Tip: All information you work with has value. Think before leaving it unattended


The risk of leaving personal data unattended

Confidential information can be compromised even when it is kept in offices. For example, printouts in output trays can be viewed, mishandled, or stolen. Unattended computers also pose a significant a threat. Because, if someone else sits at your desk, they could access data that they are not authorised to see.

For example, in a recent case, we saw the impact of what can happen when a woman’s sister-in-law (an NHS worker) accessed the NHS system and shared personal details about our client with the rest of her family.

The importance of a Clear Desk & Screen policy

Employers must understand the importance of data protection. Strict policies and procedures also help to process information safely. This includes establishing a ‘Clear Desk and Screen’ policy. This policy should cover things like:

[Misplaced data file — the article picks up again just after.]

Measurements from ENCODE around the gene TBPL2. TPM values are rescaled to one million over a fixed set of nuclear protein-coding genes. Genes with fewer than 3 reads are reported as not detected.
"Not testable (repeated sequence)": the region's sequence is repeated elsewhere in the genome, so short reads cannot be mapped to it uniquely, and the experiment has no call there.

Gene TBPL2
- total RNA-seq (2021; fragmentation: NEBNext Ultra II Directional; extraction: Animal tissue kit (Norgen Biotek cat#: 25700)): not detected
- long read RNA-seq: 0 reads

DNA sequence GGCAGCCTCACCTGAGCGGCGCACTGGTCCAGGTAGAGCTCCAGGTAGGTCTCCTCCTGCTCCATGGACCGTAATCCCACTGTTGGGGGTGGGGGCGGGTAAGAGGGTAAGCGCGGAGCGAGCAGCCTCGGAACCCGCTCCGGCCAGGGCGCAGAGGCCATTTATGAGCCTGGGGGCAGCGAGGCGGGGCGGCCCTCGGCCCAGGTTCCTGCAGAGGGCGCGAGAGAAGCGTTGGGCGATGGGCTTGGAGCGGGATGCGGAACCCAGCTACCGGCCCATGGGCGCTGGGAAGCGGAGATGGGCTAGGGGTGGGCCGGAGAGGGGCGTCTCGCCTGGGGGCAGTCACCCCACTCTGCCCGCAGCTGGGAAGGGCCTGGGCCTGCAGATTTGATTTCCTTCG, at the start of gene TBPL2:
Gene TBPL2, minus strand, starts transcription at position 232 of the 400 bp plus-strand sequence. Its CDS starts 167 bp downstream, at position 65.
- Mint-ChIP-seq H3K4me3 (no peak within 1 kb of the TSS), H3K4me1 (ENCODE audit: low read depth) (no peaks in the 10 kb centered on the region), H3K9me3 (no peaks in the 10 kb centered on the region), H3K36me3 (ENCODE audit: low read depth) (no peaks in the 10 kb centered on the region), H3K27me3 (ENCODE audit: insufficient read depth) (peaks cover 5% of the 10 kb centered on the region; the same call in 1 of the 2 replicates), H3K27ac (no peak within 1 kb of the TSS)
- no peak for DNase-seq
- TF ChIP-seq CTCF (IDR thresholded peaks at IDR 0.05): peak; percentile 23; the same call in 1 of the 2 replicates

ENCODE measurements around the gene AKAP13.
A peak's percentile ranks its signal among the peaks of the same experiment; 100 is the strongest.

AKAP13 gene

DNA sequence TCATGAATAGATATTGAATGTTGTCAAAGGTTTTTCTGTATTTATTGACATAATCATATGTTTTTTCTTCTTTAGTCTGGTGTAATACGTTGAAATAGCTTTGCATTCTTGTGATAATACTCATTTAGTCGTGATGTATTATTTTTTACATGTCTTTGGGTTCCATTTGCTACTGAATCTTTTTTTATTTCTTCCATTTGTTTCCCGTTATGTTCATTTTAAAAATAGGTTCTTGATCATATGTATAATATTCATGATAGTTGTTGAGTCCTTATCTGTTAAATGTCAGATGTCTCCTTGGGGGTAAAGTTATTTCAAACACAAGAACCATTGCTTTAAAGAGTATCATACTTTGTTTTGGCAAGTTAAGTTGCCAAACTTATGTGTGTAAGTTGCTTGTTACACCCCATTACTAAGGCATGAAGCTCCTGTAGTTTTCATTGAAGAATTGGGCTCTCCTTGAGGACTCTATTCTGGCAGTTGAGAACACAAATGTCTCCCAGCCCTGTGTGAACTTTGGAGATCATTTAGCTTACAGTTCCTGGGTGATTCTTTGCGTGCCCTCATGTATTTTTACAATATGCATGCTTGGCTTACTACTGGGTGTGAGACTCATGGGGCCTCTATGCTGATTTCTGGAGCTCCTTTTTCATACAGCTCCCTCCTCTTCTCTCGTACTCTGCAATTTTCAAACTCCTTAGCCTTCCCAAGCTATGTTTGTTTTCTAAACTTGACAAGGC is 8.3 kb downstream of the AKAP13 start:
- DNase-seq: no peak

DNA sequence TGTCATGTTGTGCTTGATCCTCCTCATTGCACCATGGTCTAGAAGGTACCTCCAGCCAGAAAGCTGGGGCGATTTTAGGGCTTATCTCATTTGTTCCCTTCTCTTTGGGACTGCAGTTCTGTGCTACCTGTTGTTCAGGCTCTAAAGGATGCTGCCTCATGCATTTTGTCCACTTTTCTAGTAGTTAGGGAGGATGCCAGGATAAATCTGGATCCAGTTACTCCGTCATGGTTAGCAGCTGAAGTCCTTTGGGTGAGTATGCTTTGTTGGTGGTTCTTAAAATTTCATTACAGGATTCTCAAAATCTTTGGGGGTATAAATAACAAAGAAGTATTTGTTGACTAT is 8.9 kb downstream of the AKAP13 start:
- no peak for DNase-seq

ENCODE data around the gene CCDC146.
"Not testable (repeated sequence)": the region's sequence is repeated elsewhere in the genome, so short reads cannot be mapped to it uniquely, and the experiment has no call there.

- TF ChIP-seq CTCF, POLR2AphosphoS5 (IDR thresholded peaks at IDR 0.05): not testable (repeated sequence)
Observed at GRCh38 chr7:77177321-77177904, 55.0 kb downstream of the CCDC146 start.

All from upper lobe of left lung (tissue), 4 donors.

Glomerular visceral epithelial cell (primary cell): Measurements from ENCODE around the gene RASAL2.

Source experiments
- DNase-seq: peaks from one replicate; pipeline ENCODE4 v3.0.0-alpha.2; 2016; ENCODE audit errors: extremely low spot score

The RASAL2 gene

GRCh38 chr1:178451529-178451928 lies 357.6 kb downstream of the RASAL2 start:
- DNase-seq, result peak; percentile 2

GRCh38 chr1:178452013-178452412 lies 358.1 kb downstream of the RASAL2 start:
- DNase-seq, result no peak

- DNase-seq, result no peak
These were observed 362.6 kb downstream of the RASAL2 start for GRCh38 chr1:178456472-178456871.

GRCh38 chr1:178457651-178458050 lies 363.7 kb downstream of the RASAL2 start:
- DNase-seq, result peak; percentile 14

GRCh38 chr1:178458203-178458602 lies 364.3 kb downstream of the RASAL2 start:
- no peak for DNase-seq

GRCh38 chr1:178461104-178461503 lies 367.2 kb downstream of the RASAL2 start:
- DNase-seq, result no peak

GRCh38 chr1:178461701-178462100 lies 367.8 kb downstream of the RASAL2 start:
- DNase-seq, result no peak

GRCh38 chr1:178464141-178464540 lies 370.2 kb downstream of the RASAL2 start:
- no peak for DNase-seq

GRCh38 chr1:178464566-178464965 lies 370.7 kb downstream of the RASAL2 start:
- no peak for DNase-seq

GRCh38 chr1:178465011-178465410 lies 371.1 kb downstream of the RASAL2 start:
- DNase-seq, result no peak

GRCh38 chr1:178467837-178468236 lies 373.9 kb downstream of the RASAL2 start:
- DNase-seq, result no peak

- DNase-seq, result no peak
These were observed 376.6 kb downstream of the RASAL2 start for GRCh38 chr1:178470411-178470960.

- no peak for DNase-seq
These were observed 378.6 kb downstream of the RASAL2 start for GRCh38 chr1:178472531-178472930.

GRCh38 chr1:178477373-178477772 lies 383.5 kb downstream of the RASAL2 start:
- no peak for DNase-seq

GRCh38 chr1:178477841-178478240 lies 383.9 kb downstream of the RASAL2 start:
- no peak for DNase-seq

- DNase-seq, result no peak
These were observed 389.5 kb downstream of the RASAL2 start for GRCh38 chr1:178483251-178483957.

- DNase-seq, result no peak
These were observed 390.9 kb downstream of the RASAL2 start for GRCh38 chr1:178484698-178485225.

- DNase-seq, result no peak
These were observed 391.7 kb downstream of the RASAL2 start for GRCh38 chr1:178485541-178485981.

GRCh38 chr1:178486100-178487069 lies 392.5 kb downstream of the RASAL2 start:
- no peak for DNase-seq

• Locking paper records containing confidential, personal or sensitive data at the end of each day. Or a workstation if it will be unattended for more than a short time
  • Making sure that you shut down your computer at the end of the working day
  • Locking laptops and other portable devices in a secure location at the end of each day
  • Locking your screen when you leave your computer unattended
  • Automatic screensavers after 10 minutes of inactivity
  • Shredding hardcopy documents containing personal data
  • Not disposing of paper records containing personal data in general waste or recycling bins
  • Not writing down passwords or other restricted account information
  • Locking away removable media when not in use. Or prohibiting the use of removable media
  • Removing documents containing personal data immediately from printers